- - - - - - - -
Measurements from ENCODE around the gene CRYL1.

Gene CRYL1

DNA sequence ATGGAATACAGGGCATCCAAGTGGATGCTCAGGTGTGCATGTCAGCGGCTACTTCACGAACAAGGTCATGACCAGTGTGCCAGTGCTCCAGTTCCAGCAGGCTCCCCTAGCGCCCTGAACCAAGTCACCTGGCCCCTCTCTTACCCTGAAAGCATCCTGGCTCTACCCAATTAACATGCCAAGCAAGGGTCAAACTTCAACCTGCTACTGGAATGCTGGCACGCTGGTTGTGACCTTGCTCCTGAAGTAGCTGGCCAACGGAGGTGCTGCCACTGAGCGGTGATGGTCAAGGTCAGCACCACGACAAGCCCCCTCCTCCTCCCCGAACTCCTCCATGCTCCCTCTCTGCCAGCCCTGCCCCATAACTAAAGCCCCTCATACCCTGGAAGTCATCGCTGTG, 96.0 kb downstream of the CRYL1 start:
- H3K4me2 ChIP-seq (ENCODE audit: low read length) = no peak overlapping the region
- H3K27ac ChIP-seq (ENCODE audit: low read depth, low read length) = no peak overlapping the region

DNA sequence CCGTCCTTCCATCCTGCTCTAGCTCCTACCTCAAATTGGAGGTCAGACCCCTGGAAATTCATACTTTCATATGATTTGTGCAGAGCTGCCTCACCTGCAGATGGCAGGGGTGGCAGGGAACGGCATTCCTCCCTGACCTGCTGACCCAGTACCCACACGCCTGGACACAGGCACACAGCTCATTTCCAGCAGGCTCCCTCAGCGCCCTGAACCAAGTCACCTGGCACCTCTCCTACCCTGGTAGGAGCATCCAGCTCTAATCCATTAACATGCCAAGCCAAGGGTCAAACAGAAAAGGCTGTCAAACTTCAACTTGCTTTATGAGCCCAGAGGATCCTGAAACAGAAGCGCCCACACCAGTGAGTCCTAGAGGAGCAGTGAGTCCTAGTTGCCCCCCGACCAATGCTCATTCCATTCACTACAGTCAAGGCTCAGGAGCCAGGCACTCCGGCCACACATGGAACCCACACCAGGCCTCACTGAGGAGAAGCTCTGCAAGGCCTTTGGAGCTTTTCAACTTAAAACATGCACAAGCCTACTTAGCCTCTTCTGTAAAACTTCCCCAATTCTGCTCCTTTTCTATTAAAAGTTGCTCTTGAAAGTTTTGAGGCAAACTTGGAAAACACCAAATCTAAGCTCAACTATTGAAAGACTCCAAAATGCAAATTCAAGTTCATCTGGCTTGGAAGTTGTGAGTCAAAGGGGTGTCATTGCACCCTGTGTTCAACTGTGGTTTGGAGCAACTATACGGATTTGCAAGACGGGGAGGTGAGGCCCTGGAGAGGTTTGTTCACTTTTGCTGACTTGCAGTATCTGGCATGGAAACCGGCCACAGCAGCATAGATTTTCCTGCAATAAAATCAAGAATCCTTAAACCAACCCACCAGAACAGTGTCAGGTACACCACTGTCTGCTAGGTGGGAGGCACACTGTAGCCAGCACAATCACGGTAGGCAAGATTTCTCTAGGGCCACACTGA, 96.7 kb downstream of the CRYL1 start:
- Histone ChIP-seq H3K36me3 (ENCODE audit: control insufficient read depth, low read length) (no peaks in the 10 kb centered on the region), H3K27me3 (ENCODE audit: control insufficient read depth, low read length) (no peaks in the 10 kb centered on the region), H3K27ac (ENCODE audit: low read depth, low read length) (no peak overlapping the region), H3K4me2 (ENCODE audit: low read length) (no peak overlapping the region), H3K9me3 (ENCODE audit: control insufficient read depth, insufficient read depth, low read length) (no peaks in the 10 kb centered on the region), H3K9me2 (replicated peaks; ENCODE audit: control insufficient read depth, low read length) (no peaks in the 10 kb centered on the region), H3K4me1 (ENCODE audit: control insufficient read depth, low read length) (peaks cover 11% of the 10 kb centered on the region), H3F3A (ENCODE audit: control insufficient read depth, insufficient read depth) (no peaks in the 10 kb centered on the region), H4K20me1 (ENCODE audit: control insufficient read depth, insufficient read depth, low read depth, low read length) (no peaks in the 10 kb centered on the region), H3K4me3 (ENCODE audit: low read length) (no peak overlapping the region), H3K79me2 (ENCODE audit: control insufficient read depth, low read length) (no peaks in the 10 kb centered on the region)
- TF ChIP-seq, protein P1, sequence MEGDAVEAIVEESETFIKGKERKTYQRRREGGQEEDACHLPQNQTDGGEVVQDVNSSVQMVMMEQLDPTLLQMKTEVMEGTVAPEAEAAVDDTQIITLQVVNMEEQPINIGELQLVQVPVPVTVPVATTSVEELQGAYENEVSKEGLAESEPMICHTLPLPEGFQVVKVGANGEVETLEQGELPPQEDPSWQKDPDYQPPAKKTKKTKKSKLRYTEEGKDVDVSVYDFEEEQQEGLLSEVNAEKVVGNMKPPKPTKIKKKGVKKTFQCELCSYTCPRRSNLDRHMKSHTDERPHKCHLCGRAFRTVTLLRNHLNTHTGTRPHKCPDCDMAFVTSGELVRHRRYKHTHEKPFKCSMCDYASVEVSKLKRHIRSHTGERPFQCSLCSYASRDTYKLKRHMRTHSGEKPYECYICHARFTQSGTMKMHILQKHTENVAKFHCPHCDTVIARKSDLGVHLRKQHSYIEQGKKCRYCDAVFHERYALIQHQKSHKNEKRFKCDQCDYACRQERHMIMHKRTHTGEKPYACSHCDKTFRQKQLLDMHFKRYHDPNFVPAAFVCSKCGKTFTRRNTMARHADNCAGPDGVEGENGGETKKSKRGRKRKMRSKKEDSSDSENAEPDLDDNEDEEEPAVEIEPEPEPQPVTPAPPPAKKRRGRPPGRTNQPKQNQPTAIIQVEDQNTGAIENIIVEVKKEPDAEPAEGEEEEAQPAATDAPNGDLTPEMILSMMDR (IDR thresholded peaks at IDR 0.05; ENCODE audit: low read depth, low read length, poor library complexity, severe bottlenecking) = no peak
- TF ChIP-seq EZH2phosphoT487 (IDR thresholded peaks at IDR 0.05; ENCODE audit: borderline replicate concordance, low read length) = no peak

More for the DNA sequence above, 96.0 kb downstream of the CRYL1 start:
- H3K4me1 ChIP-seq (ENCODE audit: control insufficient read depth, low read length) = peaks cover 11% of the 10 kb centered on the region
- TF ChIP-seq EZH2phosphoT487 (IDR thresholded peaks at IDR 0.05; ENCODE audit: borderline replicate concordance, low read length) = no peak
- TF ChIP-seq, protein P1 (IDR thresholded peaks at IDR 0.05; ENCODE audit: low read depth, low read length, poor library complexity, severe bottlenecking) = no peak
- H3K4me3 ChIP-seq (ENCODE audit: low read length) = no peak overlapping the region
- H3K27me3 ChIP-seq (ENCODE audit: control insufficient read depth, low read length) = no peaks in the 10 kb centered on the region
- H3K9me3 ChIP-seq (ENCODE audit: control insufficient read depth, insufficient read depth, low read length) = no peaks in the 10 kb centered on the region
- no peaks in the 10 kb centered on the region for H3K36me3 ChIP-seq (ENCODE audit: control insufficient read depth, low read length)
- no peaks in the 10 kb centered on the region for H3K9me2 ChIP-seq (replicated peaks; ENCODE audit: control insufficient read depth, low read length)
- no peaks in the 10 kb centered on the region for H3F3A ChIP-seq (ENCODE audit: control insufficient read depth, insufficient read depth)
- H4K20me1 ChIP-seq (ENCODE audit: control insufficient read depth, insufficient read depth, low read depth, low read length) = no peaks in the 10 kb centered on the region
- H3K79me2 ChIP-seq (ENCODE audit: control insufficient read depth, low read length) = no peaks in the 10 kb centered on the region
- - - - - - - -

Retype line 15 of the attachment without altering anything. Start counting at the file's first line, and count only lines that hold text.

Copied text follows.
- H3K27me3 ChIP-seq (ENCODE audit: control insufficient read depth, low read length) = no peaks in the 10 kb centered on the region